>#RobBell, Discourse, & Humility

randomlychad  —  March 23, 2011 — 8 Comments

>DropsLikeStars 013photo © 2010 Paul Williams | more info (via: Wylio)

Disclaimer: I’ve yet to read Love Wins, (but I have read some good analysis of the the text on “teh intarwebs,” the best of which–I think–is here: Larry Shallenberger) so take the following with copious amounts of large grain salt.

In my not-so-humble opinion, in the past few weeks the entire blogosphere has seemingly gone to Bell in a hand basket! 😉

That humorous statement aside, I think it best–whether we agree, or disagree, with Bell–to remember C.S. Lewis’s words (I’m paraphrasing) about a fellow parishioner: that he (the parishioner) was someone whose shoelaces he (Lewis) was unworthy to untie. I share this because I see a decided lack of humility in this discourse–especially in American Evangelicalism. There’s a “spirit” (if you will) of arrogance that seems to have seeped into the church from the larger American culture. After all, we’re the best nation in the world, right? Manifest destiny, and all.

Yet I thought Paul counseled us to consider others better than ourselves? Indeed, where are the conditional statements in: Taylor, DeYoung, Piper? The “I think I’m right,” or “I could be wrong on this,” or even “here’s why I think I’m right.” (In fairness, though not having read the book, I think Bell is guilty of this, too: he assumes he’s right).

Within the context of the church, it seems we’ve forgotten that we weren’t converted to the Evangelicalism, but to Christ. In my estimation, there are great deal of errors of transposition taking place, i.e., folks frequently mistake their convictions for the faith once delivered to the saints–and project these assumptions onto others.

In all of this, let me go on record as stating that I’m not an ecumenist, or a universalist, but as stated here, I am a Christian inclusivist. That said, in the context of the present controversy regarding Rob Bell, what other than Christ’s virgin birth, sinless life, atoning death, and bodily resurrection, are actually worth dividing over? What other essentials–fundamentals–are there?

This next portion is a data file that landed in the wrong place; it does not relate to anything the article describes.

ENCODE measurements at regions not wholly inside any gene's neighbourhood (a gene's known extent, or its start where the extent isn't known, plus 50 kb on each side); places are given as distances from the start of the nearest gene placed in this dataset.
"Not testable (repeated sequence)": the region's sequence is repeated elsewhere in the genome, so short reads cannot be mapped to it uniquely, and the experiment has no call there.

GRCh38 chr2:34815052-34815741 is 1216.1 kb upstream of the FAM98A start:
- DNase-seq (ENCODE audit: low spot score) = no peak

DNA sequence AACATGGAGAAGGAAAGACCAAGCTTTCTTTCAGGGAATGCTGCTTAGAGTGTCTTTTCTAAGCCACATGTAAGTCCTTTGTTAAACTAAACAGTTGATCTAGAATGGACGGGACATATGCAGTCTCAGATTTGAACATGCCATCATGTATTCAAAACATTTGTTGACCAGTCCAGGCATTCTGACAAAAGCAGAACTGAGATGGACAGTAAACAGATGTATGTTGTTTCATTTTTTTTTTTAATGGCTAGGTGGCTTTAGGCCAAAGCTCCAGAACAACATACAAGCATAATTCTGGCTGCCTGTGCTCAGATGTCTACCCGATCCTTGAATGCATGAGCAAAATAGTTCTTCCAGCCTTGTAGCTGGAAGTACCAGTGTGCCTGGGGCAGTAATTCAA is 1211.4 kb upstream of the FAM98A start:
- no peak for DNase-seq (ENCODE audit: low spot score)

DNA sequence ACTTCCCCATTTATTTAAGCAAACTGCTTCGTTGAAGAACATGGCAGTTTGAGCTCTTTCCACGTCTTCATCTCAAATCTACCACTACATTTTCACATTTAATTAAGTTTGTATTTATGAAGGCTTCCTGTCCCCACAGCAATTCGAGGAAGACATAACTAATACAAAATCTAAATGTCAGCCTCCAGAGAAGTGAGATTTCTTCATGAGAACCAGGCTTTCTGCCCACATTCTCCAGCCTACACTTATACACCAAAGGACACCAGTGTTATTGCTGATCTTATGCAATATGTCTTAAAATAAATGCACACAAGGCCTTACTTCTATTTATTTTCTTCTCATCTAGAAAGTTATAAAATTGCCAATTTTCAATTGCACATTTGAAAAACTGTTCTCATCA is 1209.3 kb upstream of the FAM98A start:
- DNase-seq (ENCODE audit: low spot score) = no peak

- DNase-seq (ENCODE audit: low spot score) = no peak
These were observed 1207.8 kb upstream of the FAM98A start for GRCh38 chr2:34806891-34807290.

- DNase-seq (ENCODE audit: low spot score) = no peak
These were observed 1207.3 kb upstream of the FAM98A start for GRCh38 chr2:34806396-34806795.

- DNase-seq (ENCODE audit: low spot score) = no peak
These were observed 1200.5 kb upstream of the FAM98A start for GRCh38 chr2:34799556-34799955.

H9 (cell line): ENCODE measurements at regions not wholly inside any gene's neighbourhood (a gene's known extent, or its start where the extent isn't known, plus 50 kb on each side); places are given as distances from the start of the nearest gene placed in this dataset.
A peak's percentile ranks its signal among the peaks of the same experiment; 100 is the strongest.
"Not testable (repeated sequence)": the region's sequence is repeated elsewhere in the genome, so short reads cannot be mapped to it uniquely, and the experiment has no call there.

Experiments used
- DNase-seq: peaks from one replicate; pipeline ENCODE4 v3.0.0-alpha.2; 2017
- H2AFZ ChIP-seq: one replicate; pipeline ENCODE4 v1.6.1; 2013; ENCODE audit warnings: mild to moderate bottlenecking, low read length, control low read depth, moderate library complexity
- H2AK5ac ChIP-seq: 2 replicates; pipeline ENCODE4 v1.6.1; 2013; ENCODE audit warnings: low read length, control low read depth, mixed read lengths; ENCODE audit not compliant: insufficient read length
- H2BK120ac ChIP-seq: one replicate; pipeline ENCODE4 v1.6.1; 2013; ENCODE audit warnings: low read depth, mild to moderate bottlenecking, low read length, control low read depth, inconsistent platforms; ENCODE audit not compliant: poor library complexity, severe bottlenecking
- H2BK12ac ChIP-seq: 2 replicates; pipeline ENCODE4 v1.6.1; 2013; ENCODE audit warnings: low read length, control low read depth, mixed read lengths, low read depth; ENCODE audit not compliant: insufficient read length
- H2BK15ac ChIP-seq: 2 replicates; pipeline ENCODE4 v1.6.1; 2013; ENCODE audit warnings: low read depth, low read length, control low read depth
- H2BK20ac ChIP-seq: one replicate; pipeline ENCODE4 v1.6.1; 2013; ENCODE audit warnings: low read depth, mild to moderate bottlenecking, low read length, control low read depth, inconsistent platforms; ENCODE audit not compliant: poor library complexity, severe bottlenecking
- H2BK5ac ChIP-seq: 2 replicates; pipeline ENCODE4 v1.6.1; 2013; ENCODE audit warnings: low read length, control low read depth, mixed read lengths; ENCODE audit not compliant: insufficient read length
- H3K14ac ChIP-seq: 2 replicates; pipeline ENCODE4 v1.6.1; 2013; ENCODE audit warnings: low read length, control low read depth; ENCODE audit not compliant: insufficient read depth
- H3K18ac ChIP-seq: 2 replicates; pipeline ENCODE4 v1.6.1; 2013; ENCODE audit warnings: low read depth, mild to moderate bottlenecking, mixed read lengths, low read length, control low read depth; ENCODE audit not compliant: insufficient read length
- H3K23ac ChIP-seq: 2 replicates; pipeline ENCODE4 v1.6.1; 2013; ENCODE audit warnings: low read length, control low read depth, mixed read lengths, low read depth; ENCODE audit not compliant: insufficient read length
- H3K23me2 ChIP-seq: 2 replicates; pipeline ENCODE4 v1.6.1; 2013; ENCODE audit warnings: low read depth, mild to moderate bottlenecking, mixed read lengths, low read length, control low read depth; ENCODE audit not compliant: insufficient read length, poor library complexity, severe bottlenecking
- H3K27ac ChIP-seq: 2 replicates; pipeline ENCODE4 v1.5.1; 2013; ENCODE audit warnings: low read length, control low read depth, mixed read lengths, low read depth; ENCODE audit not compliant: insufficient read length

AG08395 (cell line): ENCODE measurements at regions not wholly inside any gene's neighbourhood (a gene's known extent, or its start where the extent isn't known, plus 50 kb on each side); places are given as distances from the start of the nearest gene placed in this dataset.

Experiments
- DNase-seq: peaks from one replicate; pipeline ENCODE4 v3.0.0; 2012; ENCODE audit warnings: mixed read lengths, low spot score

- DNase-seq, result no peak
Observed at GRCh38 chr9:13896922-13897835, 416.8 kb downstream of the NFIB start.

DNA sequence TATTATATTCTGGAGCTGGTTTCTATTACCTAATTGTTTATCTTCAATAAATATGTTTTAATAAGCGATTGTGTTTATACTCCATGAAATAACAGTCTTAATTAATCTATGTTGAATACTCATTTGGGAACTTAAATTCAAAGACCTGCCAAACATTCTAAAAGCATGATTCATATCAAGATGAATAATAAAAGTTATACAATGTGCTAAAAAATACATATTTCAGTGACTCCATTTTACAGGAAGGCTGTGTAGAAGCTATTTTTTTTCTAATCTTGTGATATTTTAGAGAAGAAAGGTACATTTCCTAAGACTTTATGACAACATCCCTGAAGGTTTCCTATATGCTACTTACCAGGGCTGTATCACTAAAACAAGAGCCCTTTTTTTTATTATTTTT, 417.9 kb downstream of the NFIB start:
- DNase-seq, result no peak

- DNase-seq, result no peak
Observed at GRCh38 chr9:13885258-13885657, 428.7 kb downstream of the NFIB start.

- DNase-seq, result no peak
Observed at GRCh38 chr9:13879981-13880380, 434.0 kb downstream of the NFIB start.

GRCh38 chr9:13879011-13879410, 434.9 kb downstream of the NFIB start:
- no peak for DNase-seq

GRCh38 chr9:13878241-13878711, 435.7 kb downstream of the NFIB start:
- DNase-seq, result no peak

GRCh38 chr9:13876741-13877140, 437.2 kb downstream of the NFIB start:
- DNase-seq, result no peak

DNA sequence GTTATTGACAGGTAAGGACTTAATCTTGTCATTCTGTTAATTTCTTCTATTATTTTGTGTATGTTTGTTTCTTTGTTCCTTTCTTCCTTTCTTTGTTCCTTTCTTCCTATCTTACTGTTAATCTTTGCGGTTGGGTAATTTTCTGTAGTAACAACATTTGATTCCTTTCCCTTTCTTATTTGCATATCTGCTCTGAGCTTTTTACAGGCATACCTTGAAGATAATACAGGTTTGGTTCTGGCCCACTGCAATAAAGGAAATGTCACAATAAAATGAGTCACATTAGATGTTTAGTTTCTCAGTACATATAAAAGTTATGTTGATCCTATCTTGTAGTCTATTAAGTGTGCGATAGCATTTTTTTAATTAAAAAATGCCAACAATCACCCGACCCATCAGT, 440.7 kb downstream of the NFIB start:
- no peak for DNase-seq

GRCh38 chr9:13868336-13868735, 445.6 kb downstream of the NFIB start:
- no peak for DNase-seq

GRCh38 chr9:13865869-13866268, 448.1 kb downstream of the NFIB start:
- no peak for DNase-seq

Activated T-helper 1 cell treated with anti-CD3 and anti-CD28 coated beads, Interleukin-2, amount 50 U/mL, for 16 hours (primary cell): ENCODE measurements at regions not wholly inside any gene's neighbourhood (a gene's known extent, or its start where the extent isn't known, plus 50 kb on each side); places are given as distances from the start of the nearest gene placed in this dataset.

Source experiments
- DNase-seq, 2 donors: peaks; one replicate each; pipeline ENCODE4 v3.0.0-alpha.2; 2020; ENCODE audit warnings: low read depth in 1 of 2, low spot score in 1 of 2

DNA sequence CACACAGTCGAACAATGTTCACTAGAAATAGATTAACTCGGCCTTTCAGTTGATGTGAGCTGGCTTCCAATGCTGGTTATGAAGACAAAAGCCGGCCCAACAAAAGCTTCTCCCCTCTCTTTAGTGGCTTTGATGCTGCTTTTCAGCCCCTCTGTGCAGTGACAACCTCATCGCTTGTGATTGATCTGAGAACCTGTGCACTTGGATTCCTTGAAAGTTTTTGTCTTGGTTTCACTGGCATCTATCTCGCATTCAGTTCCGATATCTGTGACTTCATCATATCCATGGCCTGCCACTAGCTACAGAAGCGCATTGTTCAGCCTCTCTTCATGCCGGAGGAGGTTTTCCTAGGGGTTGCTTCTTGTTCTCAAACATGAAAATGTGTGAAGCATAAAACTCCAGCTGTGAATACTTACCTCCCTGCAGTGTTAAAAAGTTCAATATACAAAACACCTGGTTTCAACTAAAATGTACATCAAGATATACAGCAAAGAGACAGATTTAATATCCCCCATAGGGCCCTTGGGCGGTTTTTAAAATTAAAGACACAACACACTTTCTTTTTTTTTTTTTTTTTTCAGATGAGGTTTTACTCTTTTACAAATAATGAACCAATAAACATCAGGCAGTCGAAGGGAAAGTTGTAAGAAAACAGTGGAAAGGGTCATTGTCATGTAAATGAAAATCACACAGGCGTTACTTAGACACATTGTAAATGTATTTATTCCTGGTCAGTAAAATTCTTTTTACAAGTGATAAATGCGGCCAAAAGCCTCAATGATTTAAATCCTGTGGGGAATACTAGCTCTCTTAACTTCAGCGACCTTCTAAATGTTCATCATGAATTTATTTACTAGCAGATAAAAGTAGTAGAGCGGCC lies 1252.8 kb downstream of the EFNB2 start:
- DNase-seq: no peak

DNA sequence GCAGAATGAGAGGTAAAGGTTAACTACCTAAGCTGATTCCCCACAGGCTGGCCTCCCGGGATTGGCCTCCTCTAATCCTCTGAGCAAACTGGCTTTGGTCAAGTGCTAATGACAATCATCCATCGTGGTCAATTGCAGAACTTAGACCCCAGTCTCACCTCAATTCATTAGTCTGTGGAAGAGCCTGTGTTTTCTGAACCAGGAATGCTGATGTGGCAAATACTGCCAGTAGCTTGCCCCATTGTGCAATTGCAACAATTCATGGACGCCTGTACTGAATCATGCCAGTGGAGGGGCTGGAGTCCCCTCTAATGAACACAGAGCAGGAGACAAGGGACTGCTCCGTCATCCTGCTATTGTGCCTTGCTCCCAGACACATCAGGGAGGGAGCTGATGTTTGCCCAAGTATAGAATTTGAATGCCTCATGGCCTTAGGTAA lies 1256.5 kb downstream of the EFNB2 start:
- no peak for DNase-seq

I really think that we, as a culture, and as a church, have generally lost the ability to have civil discourse, i.e., to disagree civilly about these things–while still offering the right hand of fellowship. We’re far too busy defending our little squares in God’s tapestry to really hear one another. I’m not saying that contending for the faith is not important, but rather that we should spend far more time, Jacob-like, wrestling with God than we do with each other. I blogged about this notion here: Contending For The Faith?.

I say pray for Rob Bell, and those whom his book impacts, those who disagree with him, but leave it to God alone to decide, in the end, just who’s wheat, and who’s a tare.

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randomlychad

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Christ-follower, husband, dad, blogger, reader, writer, movie buff, introvert, desert-dweller, omnivore, gym rat. May, or may not, have a burgeoning collection of Darth Vader t-shirts. Can usually be found drinking protein shakes, playing with daughter, working out with his son, or hanging out with his wife. Makes a living playing with computers. Subscribe to RandomlyChad by Email

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  • Dave

    Great job, Chad. It's always important to remember that we are so limited in our ability to understand and comprehend God. We must remain humble, and open to listen. We must always test the spirit of everything, including our own long-standing beliefs, in order to combat pride of our own intellect.

    • Thanks, Dave! I agree: we must always challenge our presumptions (the whole log/eye thing), because we could be wrong.

  • Well said. I think there's always going to be an element of thinking we're right — I mean, that's why we have our opinions. I don't really mind people saying that they believe they're right. What I don't like is when people start using words like heretic or false teacher when they disagree. I find that really distasteful and overused. And ultimately, they do not make us awesome representatives of Christ to the world outside of our little churchy box.
    My recent post Celebrate Women- Wait- Shes a GIRL!

    • Alise,That's something I've been wondering for awhile, namely what does the onlooking world see, and think, when they see the body of Christ squabbling over matters they (those outside the “churchy box”) have no, or little, knowledge of. We must seem a very contentious lot.

      • Hemant Mehta (the Friendly Atheist) addressed this a bit in his book I Sold My Soul on eBay. And it's pretty much what you would assume. He spent a year attending different church services and giving his thoughts about it. It's an interesting, quick read. I definitely recommend it. Plus, Hemant is just a good guy.
        My recent post Celebrate Women- Wait- Shes a GIRL!

        • Thanks for the recommendation! Have to look that one up.

  • I think Rob Bell is as guilty as any for the discourse being what it is. He got to frame the conversion in the first place! The control of book info while releasing controversial statements made for genius buzz making. It was red meat for those who he and others were already waiting to take the bait.

    • Good point! He frames debate, and others react. But nobody said they had to take the bait! But they did! Which is why I said in the post that the blogosphere's “gone to Bell.” Because all press is ultimately good press. Thanks for your comment!